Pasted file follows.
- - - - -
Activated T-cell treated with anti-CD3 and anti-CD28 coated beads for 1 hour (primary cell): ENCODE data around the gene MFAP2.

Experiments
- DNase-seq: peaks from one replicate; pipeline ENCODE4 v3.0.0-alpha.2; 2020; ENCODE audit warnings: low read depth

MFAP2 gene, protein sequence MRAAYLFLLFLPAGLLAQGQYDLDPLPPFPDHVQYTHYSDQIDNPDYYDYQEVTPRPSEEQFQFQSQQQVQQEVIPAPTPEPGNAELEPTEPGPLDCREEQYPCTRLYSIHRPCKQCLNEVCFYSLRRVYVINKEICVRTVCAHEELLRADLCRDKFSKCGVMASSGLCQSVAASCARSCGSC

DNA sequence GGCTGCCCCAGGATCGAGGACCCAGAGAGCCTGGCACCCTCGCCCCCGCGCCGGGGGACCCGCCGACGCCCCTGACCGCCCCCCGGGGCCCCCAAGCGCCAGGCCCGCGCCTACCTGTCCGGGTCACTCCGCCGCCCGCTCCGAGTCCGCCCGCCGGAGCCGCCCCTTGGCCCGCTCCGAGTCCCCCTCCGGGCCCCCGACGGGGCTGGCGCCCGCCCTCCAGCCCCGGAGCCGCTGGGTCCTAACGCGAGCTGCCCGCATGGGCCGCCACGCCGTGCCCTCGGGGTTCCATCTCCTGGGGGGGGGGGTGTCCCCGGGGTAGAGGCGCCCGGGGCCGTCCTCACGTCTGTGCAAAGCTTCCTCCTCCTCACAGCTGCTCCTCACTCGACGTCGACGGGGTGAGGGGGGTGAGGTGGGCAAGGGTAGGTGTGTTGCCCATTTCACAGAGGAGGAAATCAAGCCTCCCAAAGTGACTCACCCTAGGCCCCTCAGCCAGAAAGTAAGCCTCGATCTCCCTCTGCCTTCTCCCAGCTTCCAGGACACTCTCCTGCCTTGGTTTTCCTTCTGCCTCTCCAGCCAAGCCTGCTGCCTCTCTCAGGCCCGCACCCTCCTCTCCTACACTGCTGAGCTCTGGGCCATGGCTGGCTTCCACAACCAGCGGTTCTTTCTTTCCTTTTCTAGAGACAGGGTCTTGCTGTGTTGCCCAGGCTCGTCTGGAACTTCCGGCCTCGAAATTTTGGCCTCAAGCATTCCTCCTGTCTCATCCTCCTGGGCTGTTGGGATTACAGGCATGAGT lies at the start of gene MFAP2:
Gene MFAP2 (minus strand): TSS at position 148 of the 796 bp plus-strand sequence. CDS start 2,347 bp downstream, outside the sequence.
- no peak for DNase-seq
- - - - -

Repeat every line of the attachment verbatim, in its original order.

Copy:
Activated T-cell treated with anti-CD3 and anti-CD28 coated beads for 1 hour (primary cell): ENCODE data around the gene MFAP2.

Experiments
- DNase-seq: peaks from one replicate; pipeline ENCODE4 v3.0.0-alpha.2; 2020; ENCODE audit warnings: low read depth

MFAP2 gene, protein sequence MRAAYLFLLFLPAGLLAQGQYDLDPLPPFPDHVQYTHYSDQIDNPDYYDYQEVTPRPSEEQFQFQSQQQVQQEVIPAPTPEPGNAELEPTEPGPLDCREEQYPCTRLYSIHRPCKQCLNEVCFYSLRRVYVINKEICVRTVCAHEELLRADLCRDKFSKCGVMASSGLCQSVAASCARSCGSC

DNA sequence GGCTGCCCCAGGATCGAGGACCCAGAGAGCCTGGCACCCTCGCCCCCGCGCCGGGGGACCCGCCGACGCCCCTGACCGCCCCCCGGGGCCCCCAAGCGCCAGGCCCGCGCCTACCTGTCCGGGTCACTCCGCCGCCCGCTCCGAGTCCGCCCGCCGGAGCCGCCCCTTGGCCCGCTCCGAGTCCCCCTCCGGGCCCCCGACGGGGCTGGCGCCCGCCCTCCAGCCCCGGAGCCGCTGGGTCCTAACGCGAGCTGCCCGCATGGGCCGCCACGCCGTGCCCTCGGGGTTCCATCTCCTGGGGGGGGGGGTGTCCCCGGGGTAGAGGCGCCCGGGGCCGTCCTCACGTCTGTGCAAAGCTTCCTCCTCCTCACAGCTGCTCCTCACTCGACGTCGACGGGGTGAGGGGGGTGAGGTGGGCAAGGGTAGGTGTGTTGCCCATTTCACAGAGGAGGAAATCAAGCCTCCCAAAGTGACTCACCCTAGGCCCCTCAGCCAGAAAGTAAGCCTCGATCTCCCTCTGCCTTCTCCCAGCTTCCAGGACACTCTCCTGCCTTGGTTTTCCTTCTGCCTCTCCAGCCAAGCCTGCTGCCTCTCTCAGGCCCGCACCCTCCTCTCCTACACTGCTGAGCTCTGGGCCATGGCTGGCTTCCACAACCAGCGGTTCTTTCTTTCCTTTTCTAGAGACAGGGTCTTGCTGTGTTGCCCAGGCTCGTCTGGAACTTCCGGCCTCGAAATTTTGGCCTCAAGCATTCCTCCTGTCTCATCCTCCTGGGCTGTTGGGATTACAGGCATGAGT lies at the start of gene MFAP2:
Gene MFAP2 (minus strand): TSS at position 148 of the 796 bp plus-strand sequence. CDS start 2,347 bp downstream, outside the sequence.
- no peak for DNase-seq